After the loss of faith in Ixion, that Minoides blamed for all his suffering, the minotaur leader sought the protection of Poseidon (= Protius), hoping that he could help the minotaurs on their long quest on the sea. Poseidon agreed to sponsor Minoides. He told the minotaurs to travel westward and cross the ocean; then they would have had to sail all along the coast of Skothar, until they would see a bird made of water rise from the sea before them: if the minotaurs had followed it, they would have been guided to their new kingdom. At the same time, Poseidon also warned Minoides about the fact that he would never help them anymore, nor would he interfere with their quest, nor hinder them, until they would find the Waterbird.

Eritteus, that had helped Minoides to kill Gildesh, and had been his right-hand all the time, didn't agree with Minoides' choice. He didn't understand why Minoides had sought the help of an Immortal, when Ixion hadn't helped them, and had banished them from their ancestral lands. Moreover, the minotaurs didn't have any seamanship skills. Eritteus, mad of rage at the current situation, took with him a large following of minotaurs and left northwards. [See Bargda: the Curse of Eritteus]

Led by Minoides, all the remaining minotaurs left Nimmur. First they crossed the ocean. Many minotaurs lost their way on the ocean, and were doomed to die, except a small number. [See A Plague of Lighthouse Keepers]

During the many years of travel, the minotaurs waited for Protius' Waterbird to show. The death of minotaurs from plagues, hostile natives when they stopped for days or months for rest, and the total absence of signs from the Immortal Protius, led, through time, to the separation of small minotaur groups from the main migration led by Minoides. One by one, small groups of Wingless, that from his name had taken the name "minotaurs ", left him to settle down whenever they found an unsettled area, or friendly natives. [See Oriental Minotaurs]. Minoides still travelled on, keeping faith in the words of Poseidon.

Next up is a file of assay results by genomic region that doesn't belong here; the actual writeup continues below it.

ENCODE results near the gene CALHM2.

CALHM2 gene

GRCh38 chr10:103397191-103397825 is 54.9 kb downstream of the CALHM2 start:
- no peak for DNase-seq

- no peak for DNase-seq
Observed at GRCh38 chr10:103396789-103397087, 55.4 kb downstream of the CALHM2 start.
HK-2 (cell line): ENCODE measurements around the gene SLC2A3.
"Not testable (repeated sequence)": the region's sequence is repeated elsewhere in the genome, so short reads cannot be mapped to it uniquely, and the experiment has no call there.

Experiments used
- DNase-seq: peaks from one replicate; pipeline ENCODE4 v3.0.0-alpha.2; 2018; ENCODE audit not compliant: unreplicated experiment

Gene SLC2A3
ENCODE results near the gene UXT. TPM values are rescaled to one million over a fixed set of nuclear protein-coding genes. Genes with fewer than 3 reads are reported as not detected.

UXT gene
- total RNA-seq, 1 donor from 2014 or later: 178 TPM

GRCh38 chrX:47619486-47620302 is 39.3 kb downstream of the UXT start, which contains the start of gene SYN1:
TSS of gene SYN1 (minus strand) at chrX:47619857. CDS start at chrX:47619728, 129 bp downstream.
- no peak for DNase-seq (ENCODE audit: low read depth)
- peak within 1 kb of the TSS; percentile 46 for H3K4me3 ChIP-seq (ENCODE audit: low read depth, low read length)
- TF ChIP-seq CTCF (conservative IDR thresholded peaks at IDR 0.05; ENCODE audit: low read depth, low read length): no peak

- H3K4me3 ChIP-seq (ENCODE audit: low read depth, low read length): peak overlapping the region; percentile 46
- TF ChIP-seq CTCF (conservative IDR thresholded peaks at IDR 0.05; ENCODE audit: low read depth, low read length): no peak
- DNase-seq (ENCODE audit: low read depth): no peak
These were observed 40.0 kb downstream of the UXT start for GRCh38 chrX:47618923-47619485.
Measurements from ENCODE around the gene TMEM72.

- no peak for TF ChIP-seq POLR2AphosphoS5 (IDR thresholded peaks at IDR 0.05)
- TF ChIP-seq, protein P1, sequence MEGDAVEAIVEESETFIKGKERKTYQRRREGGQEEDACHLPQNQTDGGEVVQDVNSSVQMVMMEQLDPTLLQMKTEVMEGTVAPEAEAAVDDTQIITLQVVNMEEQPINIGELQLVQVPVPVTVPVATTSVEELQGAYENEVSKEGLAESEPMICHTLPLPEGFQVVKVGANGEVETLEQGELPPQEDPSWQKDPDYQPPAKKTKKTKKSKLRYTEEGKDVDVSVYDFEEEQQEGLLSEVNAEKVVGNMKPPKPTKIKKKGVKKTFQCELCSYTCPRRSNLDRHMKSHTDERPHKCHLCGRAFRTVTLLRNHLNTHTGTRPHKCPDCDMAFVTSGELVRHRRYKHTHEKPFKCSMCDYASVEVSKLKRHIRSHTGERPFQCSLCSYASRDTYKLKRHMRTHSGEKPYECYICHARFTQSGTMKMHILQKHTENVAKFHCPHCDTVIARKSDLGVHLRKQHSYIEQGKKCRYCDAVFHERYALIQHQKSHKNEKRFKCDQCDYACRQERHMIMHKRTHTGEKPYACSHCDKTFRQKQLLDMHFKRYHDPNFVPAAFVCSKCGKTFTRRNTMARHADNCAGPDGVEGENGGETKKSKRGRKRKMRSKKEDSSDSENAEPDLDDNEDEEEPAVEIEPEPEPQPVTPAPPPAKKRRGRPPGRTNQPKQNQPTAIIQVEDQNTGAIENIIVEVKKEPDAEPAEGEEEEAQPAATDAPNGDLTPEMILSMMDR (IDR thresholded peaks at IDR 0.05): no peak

In the summer of 1'699 BC, Minoides reached the area of the Teslan Coast (now it is known as Minaea). There, the minotaurs were greeted by the sight of a marvellous phoenix with feathers made of salt water. The bird rose from the sea, and with a musical cheerio it welcomed the minotaurs. Following it into land, Minoides was guided to an unsettled area where he built a city, Erech.

Erech was built in an area abandoned by the Teslan after a raid. Although some village rests warned the minotaurs of the presence of other intelligent beings, they had faith in Poseidon, and ended their long journey. [See Rise and fall. The New Way and the Savage Ones.]

However, not all the Minotaurs were happy about the situation. Between 1'699 and 1'204, many groups of minotaurs, for a reason or another, left westwards, towards Brun. There they gave birth to another branch of the minotaur race, the most commonly known by Old World's adventurers and people. [See Western Minotaurs]

A last note: not all minotaurs are descendants of the Wingless Enduks. The Minotaur Curse has struck hard upon many races in the long history of Mystara. Once again, this is a story of hardship and suffering. [See Children of the Damned]